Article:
Best thing about the new website that WDFW rolled out over the weekend?
Now when I go to search the agency’s press releases for something or other I won’t have to do it twice — the second time after I once again remember to !@$%@#$ switch the search to “all” news releases instead of just those sent out in the “past 30 days.”
That was one of the most annoying things about yee olde wdfw.wa.gov and I’m glad to see it’s gone in version 1.0 of the new website that WDFW says will continue to evolve in the coming weeks and months.
My immediate impressions are that at the moment it feels pretty stripped down and a bit text heavy in places, at least poking around all the pages on my work monitor.
Looking at it on my smartphone, I think it actually looks better this way.
Indeed, in posting an invite on Facebook on Sunday for folks to check out its new site, WDFW said that 60-plus percent of its traffic is coming from phones and tablets, “so creating a mobile-first experience was a key consideration.”
I appreciate that as on the old one, my phone was always asking me, OK, Fredward von Fat Thumbs II, did you mean the Jan. 3 hatchery escapement report or the Jan. 10?, the Feb. 8-9 Fish and Wildlife Commission meeting or the Feb. 22?
With the new site, it’s pretty easy to pick the link I want the first time.
I also LOVE the high-up emphasis on detailing places to go hunting, fishing, clamming, launch a boat, etc., though there are still bugs to work out.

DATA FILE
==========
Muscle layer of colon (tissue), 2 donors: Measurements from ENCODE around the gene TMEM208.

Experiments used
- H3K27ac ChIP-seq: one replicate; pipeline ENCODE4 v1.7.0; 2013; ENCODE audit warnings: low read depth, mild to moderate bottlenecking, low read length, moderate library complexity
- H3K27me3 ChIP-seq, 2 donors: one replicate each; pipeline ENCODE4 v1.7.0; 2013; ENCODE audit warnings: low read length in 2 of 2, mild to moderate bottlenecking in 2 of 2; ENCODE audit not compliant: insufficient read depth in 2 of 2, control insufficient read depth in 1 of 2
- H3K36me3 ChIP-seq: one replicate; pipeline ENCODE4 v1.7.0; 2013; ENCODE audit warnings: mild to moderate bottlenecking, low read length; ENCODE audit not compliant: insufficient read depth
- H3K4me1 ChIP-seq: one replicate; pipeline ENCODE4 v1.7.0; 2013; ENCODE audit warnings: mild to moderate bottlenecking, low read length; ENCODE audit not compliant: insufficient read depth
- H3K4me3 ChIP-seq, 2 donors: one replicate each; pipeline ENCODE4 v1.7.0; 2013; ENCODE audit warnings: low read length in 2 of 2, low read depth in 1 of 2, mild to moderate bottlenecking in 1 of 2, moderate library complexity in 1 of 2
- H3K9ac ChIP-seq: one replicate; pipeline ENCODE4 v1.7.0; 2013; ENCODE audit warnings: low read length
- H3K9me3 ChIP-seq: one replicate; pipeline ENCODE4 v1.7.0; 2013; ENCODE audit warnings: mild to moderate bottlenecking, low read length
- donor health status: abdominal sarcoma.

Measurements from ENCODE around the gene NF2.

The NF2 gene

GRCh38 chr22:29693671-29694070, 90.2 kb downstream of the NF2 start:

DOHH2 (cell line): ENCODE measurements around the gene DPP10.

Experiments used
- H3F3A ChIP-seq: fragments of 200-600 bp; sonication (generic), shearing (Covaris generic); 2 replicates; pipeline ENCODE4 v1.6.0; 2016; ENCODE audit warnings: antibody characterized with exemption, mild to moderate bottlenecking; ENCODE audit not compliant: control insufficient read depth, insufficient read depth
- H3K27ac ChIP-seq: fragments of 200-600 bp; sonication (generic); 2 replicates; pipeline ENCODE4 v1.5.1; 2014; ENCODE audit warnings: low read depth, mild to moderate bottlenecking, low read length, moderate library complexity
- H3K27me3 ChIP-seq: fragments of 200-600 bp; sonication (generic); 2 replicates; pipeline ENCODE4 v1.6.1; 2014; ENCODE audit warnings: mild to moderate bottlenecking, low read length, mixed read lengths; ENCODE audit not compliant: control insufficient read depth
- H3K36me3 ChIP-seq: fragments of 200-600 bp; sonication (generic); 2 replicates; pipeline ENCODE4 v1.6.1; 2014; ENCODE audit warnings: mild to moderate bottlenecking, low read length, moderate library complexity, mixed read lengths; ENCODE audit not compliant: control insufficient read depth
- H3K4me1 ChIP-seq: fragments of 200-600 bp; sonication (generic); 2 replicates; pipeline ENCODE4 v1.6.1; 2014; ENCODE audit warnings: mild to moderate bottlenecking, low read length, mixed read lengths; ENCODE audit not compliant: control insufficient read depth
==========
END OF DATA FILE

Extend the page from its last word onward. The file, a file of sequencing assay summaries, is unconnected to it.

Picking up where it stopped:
Heads up, state Geek Squad, here’s one I found drilling down on my monitor at work via Firefox through Hunting to Places to go hunting to Wildlife Areas: The map showing your properties is all kinds of messed up.
But, hey, on the plus side now we’ve apparently got a whole ‘nother ocean to our north to fish!
Online there has been a bit of pushback about what appears to be a new slogan WDFW has adopted, “Conservation starts here,” prominently displayed high up on the site, and fuzzy language in the rollout talking about “WDFW’s biggest supporters.”
The agency says that that means not only anglers and hunters but “people who enjoy outdoor recreation on WDFW lands, contribute to conservation around the state, outdoor-related businesses, volunteers, and other partners. Our website was built to serve all these audiences.”
Thematically it does go with the agency’s attempt to make itself more relevant to the state’s residents as a whole as it seeks to increase its General Fund draw to help manage all the critters and such.
I like that in the new site it’s easy to report violations and share pics and stuff, as well as find where to buy a license in stores across Washington.
I don’t like that going to WDFW’s local offices page now doesn’t take me to the Region 5 joint state staff reports, Columbia River fact sheets and the action notices, though it actually makes more sense to see how those documents have now been filed under Fishing & Shellfishing > Managing fish populations > Columbia River Compact.
And I don’t like that now I’ve gotta drill down through Species & Habitat and Species in Washington before getting to a search field where I can input “gray wolf” and eventually get there.